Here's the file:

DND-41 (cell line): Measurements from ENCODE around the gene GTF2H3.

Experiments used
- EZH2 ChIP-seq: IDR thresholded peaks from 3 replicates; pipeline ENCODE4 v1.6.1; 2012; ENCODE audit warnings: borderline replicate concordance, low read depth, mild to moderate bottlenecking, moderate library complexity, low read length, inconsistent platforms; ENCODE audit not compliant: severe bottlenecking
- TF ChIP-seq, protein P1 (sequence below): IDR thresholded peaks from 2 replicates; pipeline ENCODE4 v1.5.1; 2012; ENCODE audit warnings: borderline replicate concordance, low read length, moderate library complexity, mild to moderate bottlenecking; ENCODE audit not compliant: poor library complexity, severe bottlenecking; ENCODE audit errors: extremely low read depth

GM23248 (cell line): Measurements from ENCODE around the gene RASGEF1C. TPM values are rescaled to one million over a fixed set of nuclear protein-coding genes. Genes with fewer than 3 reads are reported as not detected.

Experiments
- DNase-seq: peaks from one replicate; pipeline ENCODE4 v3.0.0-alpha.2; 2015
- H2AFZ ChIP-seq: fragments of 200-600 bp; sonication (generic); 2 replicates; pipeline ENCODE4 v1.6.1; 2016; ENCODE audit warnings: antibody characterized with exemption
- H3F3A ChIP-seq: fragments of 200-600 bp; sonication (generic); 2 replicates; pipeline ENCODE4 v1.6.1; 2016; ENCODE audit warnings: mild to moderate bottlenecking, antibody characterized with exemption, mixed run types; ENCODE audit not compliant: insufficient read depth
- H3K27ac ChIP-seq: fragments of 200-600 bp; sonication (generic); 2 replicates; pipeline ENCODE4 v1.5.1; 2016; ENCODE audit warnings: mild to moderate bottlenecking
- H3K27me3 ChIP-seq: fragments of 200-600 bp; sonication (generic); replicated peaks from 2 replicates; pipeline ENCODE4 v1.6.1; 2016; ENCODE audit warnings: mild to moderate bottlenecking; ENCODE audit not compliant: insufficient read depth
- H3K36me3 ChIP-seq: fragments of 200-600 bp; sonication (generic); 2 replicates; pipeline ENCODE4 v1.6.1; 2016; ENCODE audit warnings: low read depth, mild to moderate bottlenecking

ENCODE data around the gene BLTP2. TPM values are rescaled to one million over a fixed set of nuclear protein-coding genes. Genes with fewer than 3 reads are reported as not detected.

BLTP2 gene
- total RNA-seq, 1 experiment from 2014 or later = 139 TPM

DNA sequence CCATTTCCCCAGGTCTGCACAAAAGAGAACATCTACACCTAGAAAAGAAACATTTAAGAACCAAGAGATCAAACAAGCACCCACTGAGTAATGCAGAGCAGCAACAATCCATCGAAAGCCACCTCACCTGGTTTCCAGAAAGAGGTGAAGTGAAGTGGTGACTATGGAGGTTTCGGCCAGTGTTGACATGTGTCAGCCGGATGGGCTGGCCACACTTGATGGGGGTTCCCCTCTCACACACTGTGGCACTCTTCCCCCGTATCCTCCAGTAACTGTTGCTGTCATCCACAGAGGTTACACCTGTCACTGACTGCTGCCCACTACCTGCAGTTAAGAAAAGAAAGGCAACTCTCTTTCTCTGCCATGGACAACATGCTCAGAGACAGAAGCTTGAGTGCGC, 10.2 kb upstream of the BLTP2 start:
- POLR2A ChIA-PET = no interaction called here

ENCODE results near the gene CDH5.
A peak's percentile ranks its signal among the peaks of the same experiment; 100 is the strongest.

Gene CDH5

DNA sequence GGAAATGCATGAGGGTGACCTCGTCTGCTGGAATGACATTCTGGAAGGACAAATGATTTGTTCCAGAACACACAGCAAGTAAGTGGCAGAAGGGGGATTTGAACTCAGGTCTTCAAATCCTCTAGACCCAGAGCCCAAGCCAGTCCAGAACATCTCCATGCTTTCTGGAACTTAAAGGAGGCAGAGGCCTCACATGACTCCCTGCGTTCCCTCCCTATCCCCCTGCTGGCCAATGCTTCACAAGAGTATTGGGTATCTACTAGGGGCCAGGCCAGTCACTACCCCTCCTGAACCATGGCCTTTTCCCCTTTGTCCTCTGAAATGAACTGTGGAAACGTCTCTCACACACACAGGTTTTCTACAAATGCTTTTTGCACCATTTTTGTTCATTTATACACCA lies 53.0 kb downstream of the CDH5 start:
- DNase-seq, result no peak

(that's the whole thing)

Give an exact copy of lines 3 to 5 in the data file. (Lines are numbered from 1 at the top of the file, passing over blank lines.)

- EZH2 ChIP-seq: IDR thresholded peaks from 3 replicates; pipeline ENCODE4 v1.6.1; 2012; ENCODE audit warnings: borderline replicate concordance, low read depth, mild to moderate bottlenecking, moderate library complexity, low read length, inconsistent platforms; ENCODE audit not compliant: severe bottlenecking
- TF ChIP-seq, protein P1 (sequence below): IDR thresholded peaks from 2 replicates; pipeline ENCODE4 v1.5.1; 2012; ENCODE audit warnings: borderline replicate concordance, low read length, moderate library complexity, mild to moderate bottlenecking; ENCODE audit not compliant: poor library complexity, severe bottlenecking; ENCODE audit errors: extremely low read depth

GM23248 (cell line): Measurements from ENCODE around the gene RASGEF1C. TPM values are rescaled to one million over a fixed set of nuclear protein-coding genes. Genes with fewer than 3 reads are reported as not detected.